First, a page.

A career in the likes of Private Equity, Venture Capital or Hedge Funds is a dream for many MBAs and students in Finance domain. Not only students, but also professionals look forward to reading books and resources on their domain to learn, understand and improve how they approach the work. Dead Companies Walking: How a Hedge Fund Manager finds Opportunity in Unexpected Places by Scott Fearon is one such book to look forward to.
About Scott Fearon
Scott Fearon is the president of Capital Crown Management, an investment management / hedge fund firm. With over 39 years of experience in the financial services industry, his key differentiation is to invest in fast-growing companies with little analyst coverage while shorting those in the downward spiral. He writes at his blog, The confessions of a contrarian investor The confessions of a contrarian investor.
About the book
As opposed to the general theme of ‘how to select good stocks’ of books in this genre; Dead Companies Walking is all about how to identify the companies which are going to bust and exit from them tactically. This is basically a memoir of the author rather than principles around the topic. What makes the book attractive is the quantum of real life examples he gives.
Written in close to 250 pages, the book is grouped in six themes to look for to identify companies that are going to bust. These are essentially six key decision-making mistakes by executives that lead to failures. They are
- Not keeping track of historical events and mistakes – Often executives try to make decisions out of the recent past.This blinds the mistakes and changes happened in the long past; eventually leading to same mistakes.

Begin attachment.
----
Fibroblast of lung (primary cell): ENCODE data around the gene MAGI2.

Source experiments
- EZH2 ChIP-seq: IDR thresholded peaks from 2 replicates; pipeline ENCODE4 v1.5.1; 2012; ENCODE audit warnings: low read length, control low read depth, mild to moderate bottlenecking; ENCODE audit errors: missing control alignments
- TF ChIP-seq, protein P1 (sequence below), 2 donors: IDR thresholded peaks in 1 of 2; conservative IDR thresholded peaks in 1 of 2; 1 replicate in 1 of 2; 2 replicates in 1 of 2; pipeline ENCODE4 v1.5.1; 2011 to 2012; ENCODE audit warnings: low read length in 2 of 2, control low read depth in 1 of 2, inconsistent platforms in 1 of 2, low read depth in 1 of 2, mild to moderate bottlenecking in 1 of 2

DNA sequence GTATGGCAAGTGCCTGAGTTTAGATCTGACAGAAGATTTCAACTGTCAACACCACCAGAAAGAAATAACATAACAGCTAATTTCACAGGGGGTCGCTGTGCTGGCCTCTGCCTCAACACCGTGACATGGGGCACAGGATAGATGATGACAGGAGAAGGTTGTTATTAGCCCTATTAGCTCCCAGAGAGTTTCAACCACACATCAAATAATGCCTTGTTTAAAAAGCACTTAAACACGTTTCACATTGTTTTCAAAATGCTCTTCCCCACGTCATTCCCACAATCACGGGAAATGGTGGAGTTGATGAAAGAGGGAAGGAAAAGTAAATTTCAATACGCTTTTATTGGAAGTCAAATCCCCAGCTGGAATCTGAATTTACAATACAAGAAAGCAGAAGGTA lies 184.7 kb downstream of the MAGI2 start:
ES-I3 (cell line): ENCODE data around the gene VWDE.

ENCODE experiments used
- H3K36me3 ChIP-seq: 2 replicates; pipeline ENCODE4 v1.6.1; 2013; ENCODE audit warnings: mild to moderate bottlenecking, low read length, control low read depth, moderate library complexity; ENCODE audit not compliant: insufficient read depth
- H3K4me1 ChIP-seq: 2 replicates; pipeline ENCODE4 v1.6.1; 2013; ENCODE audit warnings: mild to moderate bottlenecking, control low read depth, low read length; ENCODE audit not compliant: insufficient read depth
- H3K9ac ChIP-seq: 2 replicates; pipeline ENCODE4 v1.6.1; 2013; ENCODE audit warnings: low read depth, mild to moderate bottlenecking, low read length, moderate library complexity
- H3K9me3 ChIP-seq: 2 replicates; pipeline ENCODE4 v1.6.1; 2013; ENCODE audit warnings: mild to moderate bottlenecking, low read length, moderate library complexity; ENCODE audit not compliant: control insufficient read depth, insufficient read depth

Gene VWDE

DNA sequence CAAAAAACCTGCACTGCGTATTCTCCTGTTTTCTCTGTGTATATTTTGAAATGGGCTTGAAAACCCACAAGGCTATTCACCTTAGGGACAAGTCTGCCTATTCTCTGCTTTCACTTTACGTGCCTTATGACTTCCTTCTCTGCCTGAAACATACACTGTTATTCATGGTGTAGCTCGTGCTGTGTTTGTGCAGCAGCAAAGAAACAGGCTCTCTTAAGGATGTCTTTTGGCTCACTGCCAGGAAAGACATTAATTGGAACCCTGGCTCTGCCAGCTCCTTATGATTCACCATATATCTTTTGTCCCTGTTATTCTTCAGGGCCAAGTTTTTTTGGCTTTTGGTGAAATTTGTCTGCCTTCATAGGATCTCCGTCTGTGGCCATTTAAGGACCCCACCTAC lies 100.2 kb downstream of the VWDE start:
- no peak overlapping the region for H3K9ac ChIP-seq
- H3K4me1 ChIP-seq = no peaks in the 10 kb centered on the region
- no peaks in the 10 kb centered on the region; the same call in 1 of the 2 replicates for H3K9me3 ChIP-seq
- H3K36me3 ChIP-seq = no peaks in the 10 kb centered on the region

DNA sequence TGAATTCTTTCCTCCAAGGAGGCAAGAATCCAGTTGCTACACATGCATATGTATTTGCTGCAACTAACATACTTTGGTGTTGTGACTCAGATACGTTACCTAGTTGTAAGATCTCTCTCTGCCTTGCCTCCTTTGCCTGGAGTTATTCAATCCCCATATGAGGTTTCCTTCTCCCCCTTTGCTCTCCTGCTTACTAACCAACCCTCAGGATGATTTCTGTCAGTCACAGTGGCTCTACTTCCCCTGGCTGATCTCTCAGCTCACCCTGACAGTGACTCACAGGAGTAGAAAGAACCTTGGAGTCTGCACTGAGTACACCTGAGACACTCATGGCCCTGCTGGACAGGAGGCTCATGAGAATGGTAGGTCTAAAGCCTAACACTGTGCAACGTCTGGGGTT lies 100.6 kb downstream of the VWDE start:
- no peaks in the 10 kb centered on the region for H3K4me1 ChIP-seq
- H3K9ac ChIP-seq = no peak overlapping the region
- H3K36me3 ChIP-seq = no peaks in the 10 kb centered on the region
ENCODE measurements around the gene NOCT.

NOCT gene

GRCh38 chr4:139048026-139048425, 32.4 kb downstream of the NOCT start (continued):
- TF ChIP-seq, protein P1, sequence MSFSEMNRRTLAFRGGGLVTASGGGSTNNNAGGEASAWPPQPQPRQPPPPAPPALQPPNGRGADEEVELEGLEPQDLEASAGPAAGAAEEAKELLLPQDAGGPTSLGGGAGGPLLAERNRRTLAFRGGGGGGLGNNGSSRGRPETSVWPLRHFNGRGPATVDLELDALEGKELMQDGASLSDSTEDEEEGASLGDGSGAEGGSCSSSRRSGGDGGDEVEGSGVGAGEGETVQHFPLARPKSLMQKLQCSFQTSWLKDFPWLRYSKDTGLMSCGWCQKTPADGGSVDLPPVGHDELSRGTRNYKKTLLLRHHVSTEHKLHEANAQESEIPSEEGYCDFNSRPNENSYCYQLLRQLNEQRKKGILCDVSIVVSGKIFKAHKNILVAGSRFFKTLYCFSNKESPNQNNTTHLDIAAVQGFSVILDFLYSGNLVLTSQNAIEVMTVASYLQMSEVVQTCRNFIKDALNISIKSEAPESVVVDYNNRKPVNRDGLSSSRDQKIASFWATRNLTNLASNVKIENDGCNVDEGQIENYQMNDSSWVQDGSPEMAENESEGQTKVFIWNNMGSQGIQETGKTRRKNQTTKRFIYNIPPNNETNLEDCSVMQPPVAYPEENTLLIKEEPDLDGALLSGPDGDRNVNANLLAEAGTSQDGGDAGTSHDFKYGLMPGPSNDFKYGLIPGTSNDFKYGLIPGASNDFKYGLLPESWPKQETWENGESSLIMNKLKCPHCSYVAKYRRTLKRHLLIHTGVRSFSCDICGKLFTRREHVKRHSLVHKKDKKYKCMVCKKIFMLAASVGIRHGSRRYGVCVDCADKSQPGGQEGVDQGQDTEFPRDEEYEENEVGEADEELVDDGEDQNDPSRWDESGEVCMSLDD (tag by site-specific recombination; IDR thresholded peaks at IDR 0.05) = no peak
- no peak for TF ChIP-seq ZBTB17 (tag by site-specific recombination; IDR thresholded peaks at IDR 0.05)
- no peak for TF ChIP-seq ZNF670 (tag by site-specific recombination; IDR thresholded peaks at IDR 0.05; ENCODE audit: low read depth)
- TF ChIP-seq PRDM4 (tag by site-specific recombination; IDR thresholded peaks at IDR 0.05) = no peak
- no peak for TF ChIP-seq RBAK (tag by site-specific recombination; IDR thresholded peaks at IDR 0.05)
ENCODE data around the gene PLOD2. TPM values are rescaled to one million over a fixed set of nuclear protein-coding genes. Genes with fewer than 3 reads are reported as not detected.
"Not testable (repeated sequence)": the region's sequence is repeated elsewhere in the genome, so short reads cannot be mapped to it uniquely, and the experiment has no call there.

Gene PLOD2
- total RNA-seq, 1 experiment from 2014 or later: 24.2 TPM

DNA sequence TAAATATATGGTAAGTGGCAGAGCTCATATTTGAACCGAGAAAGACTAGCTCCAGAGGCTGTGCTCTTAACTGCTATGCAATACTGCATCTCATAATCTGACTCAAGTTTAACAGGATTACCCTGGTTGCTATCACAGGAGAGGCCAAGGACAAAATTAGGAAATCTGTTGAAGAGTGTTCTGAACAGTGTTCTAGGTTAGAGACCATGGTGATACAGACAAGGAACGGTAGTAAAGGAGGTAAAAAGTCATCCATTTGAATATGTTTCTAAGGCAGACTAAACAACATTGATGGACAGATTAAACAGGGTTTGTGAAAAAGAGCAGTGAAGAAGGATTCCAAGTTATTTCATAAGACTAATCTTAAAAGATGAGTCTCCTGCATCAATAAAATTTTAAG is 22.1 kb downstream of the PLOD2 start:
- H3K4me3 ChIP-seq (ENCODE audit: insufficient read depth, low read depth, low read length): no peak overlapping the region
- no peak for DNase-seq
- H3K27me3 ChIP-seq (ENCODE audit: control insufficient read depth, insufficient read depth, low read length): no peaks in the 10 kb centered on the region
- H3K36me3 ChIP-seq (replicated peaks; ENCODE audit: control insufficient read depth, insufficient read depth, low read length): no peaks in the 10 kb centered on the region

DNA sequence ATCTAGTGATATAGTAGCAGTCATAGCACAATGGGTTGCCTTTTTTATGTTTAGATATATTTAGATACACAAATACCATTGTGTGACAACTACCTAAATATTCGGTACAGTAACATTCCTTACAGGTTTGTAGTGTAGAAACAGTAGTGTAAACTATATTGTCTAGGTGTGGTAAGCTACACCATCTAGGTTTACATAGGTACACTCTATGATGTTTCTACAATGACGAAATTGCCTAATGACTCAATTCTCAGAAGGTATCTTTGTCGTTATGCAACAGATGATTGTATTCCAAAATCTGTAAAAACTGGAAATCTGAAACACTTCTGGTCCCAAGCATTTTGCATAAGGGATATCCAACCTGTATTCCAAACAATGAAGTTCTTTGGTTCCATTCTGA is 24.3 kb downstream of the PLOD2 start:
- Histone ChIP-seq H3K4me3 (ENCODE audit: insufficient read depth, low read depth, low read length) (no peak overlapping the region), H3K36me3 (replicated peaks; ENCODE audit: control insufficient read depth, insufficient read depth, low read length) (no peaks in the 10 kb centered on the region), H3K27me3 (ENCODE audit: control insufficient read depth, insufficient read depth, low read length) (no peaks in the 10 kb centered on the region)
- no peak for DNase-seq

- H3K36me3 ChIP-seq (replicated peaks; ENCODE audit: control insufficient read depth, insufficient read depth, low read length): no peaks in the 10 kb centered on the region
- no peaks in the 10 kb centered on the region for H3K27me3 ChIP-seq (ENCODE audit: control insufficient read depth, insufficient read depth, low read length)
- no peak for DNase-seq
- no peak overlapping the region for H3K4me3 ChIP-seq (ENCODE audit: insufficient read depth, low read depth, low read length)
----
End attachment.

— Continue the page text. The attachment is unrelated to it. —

- Over dependency on success formulas – Often managers tends overly focus on few metric, be EBITA or growth rate to sooth their current performance. This leads to blinding them from changing contexts.
- Forgetting customers in the name of hyper growth – This is a common mistake we see in companies going through growth phase. They become overly confident to the extend of alienating customers – be it from quality of offerings or service perspective.
- Jumping into a bandwagon that’s a mania – The author takes examples from 2000 dotcom busts like women.com that overly go into fads than facts.
- Becoming irrelevant due to industry shifts – This relates to the lack of focus on how the environment is changing. This being a menace to the extent that executives fail to identify the business models becoming obsolete (Example – e-commerce v/s Brick and Motor)
- Closeness of executives to companies’ operations – This is something that I couldn’t completely agree especially because of the nature of advancements technology has made. But, this completely makes sense in a ‘physical touchpoint’ based business. Scott starts the chapter with the example how he felt it odd about JC Penney’s CEO being away from his headquarters and managing the business.
Though the book is mainly about shorting stocks; he also talks about taking long positions and mistakes he made around missing stellar opportunities. Finally, a chapter is devoted on the shortcomings of Wall Street analysts. The thoughts in this chapter included why groupthink and mistakes are prevalent in Wall Street community.
Scott concludes his book with a chapter on the importance of embracing failures/mistakes and moving forward.
Overall a light read; more of a memoir. Don’t expect financial theory wisdom in this book.